Why xylitol in a nasal spray

On November 24th last year (2014) Kristen wrote to Dr. Axe (at DrAxe.com) asking what the xylitol in her nasal spray did. Dr. Axe hasn’t answered.   Two years ago a California researcher sent e-mails to several hundred users of this nasal spray asking why they took it. Most of the responses had to do […]

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Killing germs doesn’t work; let’s try feeding them.

Bacteria have a sweet tooth; feeding them the right sugars makes for friendlier adaptation, reduces the need for antibiotics, and can help solve our problem of antibiotic resistant microbes. A.H. ‘Lon’ Jones DO Common Sense Medicine Living things adapt; itʼs part of the definition of life. They adapt to changes in their environments; and they […]

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Singapore’s Healthcare is best. Can we use it here?

In our book, The Boids and the Bees: Guiding Adaptation to Improve our Health, Healthcare, Schools and Society, we described what we thought was the best health care system in the world. Our guiding principle was helping people make good decisions about their care and giving them the financial power to implement those decisions. The key to the […]

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Restructuring Health Care

There has been an increase in chatter about our health care system recently, The Senate held hearings in February on revising Medicare and there have been several comments in JAMA in this vein. The diagram above represents the solution proposed by Michael Porter and Thomas Lee in the Harvard Business Review under the title of “Why Health […]

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Fear and the War on Drugs

Last year the Organization of the American States (OAS) had a conference that dealt largely with our drug problems and the violence associated with them. It was easy for the conferees to see that the root of the problem was all of the money pumped into this system by purchasers in the U.S.  It was […]

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Ebola update

The authoritative news is that we are safe from outside attacks because we have a good system. But, like our military that always seems to be fighting the last war, our authorities seem to be ignoring the abilities our pathogens have to adapt. We are told, for example, that ebola is not transmitted from a […]

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Cyborg Science? Just say NO!

I just learned about Cyborg science the other day. The phrase comes from the book, Machine Dreams: Economics Becomes a Cyborg Science, by Philip Mirowski. A cyborg is a combination of man and machine. It’s a good term to describe how common it is for ‘scientists’ to use mathematics to describe, influence, and exert control over […]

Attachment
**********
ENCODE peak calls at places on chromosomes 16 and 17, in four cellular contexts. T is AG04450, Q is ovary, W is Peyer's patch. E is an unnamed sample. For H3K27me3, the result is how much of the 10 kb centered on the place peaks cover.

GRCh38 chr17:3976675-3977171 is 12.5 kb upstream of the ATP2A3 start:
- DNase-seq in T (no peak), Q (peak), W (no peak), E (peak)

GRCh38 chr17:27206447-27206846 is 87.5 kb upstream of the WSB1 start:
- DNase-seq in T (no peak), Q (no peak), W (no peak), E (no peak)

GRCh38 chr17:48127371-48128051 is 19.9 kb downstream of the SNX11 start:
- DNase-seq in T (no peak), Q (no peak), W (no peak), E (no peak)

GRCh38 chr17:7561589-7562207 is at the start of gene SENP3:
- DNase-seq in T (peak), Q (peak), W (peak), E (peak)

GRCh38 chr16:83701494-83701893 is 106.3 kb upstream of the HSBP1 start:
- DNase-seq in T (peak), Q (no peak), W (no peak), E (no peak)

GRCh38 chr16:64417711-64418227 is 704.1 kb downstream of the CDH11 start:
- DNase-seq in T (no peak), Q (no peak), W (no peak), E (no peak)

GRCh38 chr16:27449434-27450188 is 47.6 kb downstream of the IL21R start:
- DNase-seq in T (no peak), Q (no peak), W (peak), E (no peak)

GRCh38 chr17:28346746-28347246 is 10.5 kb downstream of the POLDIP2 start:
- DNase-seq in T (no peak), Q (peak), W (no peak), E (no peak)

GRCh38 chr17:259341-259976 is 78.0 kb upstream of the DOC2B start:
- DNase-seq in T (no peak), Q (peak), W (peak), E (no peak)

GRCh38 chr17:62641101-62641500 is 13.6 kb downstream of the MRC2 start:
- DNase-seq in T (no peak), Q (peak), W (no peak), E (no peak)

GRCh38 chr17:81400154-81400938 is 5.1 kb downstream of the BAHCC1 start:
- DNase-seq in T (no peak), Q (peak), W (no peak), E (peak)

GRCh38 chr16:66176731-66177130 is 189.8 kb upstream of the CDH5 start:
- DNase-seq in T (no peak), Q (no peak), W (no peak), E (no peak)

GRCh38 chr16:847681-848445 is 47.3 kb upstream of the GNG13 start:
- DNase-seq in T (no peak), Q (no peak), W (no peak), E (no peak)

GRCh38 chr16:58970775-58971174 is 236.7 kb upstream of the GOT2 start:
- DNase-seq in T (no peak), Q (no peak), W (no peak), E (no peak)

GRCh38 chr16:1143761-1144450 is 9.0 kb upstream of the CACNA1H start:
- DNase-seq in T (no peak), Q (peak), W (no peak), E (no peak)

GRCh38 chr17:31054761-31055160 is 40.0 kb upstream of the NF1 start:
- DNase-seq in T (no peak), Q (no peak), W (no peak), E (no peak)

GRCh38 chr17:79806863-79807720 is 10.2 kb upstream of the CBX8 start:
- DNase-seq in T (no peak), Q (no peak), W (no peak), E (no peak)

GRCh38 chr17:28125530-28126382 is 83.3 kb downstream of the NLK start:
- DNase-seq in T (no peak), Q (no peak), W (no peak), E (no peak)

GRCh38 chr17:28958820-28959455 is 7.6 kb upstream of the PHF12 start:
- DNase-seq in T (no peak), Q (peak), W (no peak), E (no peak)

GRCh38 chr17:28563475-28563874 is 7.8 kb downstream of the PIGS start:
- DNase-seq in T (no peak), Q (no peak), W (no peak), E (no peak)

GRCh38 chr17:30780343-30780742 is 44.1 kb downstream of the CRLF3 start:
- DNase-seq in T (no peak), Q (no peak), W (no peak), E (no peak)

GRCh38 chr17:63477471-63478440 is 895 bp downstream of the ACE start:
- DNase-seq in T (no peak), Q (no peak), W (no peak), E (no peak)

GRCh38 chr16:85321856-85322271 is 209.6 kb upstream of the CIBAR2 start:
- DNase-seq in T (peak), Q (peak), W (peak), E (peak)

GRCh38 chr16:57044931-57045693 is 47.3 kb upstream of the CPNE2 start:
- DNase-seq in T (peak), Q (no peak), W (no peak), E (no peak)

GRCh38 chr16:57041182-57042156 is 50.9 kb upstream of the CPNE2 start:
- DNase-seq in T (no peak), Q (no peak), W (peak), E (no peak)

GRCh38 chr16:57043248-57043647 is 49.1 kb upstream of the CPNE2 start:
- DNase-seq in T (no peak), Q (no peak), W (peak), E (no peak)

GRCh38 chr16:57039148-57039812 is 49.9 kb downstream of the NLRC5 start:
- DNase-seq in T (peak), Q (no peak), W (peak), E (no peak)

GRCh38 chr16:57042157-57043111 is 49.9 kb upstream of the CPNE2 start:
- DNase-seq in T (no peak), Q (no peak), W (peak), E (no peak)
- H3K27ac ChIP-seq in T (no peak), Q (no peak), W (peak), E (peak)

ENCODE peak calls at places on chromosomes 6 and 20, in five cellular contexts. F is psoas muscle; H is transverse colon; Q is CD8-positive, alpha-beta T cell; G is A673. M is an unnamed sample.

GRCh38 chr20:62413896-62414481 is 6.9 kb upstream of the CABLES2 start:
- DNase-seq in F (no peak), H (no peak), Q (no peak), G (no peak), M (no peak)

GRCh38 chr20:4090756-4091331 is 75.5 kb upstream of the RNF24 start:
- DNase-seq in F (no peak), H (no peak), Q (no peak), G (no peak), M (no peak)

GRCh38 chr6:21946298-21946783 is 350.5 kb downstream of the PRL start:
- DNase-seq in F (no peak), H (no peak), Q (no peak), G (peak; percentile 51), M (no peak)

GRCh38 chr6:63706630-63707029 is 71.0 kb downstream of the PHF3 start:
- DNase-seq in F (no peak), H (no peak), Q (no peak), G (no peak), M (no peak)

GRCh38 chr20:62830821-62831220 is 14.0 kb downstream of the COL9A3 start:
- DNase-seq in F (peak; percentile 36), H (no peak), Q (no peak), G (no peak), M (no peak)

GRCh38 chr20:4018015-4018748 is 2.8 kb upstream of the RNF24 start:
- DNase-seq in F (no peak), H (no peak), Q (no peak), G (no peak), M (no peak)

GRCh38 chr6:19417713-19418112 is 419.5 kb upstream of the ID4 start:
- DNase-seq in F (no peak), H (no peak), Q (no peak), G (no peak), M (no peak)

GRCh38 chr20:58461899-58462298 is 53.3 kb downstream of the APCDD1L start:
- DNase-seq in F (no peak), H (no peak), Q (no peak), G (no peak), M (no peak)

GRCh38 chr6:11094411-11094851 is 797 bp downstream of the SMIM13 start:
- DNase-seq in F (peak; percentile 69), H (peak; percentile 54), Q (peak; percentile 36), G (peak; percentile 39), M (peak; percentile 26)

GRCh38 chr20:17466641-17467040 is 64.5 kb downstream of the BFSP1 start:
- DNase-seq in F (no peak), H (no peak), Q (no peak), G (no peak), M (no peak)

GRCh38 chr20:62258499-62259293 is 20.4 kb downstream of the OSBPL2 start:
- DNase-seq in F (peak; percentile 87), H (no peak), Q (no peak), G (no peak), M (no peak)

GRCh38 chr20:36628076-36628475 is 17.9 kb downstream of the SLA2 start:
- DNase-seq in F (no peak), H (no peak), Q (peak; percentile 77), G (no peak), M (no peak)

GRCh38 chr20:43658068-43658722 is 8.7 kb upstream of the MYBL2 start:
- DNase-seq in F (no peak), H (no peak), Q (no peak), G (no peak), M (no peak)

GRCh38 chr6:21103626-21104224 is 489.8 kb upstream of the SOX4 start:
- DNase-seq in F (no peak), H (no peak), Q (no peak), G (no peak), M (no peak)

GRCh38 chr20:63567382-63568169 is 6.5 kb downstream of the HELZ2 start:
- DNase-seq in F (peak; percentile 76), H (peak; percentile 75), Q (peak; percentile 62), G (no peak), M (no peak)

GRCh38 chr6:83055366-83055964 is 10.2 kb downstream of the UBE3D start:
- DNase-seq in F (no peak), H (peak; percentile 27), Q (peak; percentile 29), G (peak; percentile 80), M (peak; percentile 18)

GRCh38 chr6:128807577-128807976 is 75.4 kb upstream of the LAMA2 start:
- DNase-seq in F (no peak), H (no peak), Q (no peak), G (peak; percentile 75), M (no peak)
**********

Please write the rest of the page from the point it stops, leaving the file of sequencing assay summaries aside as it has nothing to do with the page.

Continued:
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Defense medicine – nasal and GI – xylitol and oral rehydration

Common Sense Medicine looks at our body’s defenses, those functions of our body that protect us from insults in our environments. These functions have developed over the years by natural selection and are the best that are available to us. They are strongest where we are most vulnerable–at the openings to our bodies where we […]

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Our Interconnected World

Choosing to major in Mathematics and choosing to major in Music might not be as different as we like to think. A recent article by the University of Chicago describes composers and mathematicians who use math to explore music and sound in new ways. A while ago we wrote a blog post about Einstein losing himself […]

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Exploratory Learning

                                As our thoughts go with the children returning to classrooms for the new school year, it reminds us of the importance of learning and adapting. Our children should be learning and adapting at school. And we hope they will […]

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*Insurance is designed to pay for the unexpected crisis. Health insurance started that way in the U.S. but gradually, because the companies we work for were paying for it and getting a better tax break, it morphed into paying for it all. That means we have less interest in getting the ounce of prevention than if we were paying for some of those costs. Children we talk to about the dangers of drugs just say they’ll get a brain transplant if they burn theirs out. That’s why we think that Health Savings Accounts should be promoted by the government more; they put the individual back in a position of responsibility in making more choices in their health care. With Health Savings Accounts an ounce of prevention is worth a pound of cure.


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